Feds and Their Managers Aren’t Seeing Eye-to-Eye on Much, Including Promotions

iodrakon/Shutterstock.com

Federal employees have significantly more negative views of many areas of their workplaces than their managers do, according to a new report.

The Partnership for Public Service, in conjunction with the consultancy Deloitte, analyzed data from the 2013 Federal Employee Viewpoint Survey and found in several key metrics, rank-and-file workers gave worse reviews of leadership than the leaders themselves. The assessment gaps will likely make it harder for agencies to improve employee morale, PPS said.

On a governmentwide level, employees expressed the most significantly different views from their managers on the issue of promotions. Just 26 percent of staff-level federal workers gave a positive response when asked if promotions were based on merit, while nearly half of managers said they were. Large divides also showed up on issues such as supervisors allowing individuals to demonstrate their leadership skills, and retribution against employees for partisan political purposes.

Managers also felt they were fairly rewarded for good work at a much higher rate than their employees.  Here’s a PPS chart showing the areas with the largest disparities:

Some agencies maintained better alignment between staff and managers than others. Supervisors and employees at the Commerce, Agriculture and State departments expressed the most similar views. State and Commerce previously ranked among the top five large agencies on PPS’ best places to work analysis.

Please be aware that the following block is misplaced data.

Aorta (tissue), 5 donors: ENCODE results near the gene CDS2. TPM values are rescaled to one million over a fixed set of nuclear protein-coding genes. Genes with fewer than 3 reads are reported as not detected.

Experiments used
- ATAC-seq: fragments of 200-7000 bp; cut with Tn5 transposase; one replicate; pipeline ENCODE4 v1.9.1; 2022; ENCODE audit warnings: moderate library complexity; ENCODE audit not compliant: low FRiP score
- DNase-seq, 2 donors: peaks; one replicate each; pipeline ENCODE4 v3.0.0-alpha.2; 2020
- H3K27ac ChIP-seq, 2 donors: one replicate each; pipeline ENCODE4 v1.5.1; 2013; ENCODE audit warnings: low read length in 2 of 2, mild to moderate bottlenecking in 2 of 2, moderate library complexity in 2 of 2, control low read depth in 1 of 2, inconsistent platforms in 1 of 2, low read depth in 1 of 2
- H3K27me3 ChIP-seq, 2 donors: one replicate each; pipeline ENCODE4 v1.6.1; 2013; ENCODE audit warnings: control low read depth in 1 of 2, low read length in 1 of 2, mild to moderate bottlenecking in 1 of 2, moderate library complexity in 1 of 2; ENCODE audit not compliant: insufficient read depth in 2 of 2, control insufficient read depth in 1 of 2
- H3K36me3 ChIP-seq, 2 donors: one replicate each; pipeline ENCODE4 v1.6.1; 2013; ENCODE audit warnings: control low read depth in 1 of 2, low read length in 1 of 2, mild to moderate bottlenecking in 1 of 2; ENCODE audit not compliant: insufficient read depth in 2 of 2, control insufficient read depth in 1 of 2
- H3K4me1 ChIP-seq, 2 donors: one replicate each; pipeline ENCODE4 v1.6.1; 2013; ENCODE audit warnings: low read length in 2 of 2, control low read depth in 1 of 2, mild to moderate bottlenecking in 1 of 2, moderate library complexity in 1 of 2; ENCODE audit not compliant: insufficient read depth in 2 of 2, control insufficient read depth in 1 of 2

The correlation did not hold up in all cases; the Federal Trade Commission was a top-five mid-size agency, but had below average alignment. In other examples, however, poorly ranked agencies such as the National Archives and Records Administration and the Housing and Urban Development Department had little correlation between managers’ and employees’ evaluations.

The issues in which staff and supervisors most closely aligned generally involved self-assessment, such as the knowledge of the workforce and “the work I do is important.” The two groups also agreed supervisors support the need for work-life balance.

Employees gave more positive responses on only two questions, PPS found. More employees felt their workloads were reasonable and they had the resources to get the job done than their managers. This likely reflects that managers “are feeling a great deal of stress in trying to accomplish their mission goals,” PPS said.  

Mitigating the disparity between employees' and managers’ assessments of each other and the state of their agencies relies primarily on communication, according to the Partnership. Brown bag lunches, anonymous online feedback portals and periodic messages from agency heads to recognize exceptional work can help eliminate the disconnect, the group advised. Senior executives should involve both managers and their employees when taking steps to improve the workplace, PPS said.